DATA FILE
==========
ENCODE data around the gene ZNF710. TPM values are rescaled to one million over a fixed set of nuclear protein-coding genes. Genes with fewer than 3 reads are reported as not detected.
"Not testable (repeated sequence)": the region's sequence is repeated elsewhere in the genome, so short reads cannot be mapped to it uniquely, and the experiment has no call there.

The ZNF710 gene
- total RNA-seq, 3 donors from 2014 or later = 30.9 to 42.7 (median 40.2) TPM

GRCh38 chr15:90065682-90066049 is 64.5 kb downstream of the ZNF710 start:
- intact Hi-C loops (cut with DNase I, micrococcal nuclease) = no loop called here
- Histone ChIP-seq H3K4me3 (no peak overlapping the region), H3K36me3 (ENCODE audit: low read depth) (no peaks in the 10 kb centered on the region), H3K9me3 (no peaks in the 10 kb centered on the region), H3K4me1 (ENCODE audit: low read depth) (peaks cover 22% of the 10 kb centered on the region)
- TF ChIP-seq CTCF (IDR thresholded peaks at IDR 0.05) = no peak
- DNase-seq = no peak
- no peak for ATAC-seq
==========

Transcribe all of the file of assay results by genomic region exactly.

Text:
ENCODE data around the gene ZNF710. TPM values are rescaled to one million over a fixed set of nuclear protein-coding genes. Genes with fewer than 3 reads are reported as not detected.
"Not testable (repeated sequence)": the region's sequence is repeated elsewhere in the genome, so short reads cannot be mapped to it uniquely, and the experiment has no call there.

The ZNF710 gene
- total RNA-seq, 3 donors from 2014 or later = 30.9 to 42.7 (median 40.2) TPM

GRCh38 chr15:90065682-90066049 is 64.5 kb downstream of the ZNF710 start:
- intact Hi-C loops (cut with DNase I, micrococcal nuclease) = no loop called here
- Histone ChIP-seq H3K4me3 (no peak overlapping the region), H3K36me3 (ENCODE audit: low read depth) (no peaks in the 10 kb centered on the region), H3K9me3 (no peaks in the 10 kb centered on the region), H3K4me1 (ENCODE audit: low read depth) (peaks cover 22% of the 10 kb centered on the region)
- TF ChIP-seq CTCF (IDR thresholded peaks at IDR 0.05) = no peak
- DNase-seq = no peak
- no peak for ATAC-seq